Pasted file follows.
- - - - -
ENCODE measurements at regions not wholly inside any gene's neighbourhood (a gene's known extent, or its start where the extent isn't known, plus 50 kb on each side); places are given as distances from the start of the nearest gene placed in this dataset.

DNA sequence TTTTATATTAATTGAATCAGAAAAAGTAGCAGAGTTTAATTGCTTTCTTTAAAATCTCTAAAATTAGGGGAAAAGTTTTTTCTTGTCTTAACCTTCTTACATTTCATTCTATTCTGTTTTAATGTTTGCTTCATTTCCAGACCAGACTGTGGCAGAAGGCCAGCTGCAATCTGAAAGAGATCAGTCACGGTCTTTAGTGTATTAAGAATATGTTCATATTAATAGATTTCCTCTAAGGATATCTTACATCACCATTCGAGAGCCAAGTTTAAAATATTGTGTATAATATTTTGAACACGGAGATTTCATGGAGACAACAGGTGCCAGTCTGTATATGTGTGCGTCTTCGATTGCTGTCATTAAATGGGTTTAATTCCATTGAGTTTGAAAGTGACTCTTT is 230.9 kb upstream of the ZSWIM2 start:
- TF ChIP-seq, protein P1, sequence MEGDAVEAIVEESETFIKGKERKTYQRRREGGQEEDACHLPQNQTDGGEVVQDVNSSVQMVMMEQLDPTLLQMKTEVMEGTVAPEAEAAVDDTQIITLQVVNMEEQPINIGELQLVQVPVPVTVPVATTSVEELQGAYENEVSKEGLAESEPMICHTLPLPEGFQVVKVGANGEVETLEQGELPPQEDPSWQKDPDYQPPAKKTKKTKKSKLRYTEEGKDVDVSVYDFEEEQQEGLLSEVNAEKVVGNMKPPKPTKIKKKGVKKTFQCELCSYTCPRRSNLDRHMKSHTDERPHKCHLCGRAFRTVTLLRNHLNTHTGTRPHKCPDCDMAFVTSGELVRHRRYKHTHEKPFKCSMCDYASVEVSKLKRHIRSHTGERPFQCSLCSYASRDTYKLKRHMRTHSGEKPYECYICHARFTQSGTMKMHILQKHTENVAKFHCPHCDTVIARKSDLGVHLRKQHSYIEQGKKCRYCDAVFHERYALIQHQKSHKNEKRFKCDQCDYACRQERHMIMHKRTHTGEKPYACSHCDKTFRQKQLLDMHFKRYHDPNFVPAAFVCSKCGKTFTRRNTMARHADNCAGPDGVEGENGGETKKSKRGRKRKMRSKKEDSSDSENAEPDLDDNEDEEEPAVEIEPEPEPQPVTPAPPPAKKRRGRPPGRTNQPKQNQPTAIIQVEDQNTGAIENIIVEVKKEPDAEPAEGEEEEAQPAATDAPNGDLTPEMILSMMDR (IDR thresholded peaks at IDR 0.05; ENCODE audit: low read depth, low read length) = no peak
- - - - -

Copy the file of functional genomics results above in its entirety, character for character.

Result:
ENCODE measurements at regions not wholly inside any gene's neighbourhood (a gene's known extent, or its start where the extent isn't known, plus 50 kb on each side); places are given as distances from the start of the nearest gene placed in this dataset.

DNA sequence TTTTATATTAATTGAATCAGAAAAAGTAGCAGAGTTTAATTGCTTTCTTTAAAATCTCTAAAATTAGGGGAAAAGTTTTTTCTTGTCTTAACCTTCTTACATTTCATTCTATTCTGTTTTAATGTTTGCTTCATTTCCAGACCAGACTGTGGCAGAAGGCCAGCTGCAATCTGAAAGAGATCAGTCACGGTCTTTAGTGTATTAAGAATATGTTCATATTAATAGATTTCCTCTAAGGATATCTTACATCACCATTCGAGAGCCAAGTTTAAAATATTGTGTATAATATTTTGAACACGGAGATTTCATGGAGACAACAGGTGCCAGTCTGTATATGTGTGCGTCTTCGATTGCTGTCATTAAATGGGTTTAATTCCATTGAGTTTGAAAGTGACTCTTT is 230.9 kb upstream of the ZSWIM2 start:
- TF ChIP-seq, protein P1, sequence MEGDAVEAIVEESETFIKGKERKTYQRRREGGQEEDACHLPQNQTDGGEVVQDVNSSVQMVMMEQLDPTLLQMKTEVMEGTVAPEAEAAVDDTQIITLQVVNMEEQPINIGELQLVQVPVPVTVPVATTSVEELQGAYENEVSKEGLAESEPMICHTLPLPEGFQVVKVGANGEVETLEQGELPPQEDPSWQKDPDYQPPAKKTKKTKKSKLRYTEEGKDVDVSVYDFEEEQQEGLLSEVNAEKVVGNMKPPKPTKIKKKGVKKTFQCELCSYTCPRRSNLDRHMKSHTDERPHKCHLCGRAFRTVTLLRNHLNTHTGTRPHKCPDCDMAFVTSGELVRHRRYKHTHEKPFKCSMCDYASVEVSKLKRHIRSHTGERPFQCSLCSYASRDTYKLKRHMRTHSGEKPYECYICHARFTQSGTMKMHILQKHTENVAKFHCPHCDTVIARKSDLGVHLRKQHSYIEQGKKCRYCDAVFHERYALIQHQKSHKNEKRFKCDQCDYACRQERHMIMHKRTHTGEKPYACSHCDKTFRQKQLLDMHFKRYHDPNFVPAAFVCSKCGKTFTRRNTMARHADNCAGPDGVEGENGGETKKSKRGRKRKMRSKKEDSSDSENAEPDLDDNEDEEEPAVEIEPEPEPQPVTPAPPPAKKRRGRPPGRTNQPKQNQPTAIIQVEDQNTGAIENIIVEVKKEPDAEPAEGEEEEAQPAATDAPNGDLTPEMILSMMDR (IDR thresholded peaks at IDR 0.05; ENCODE audit: low read depth, low read length) = no peak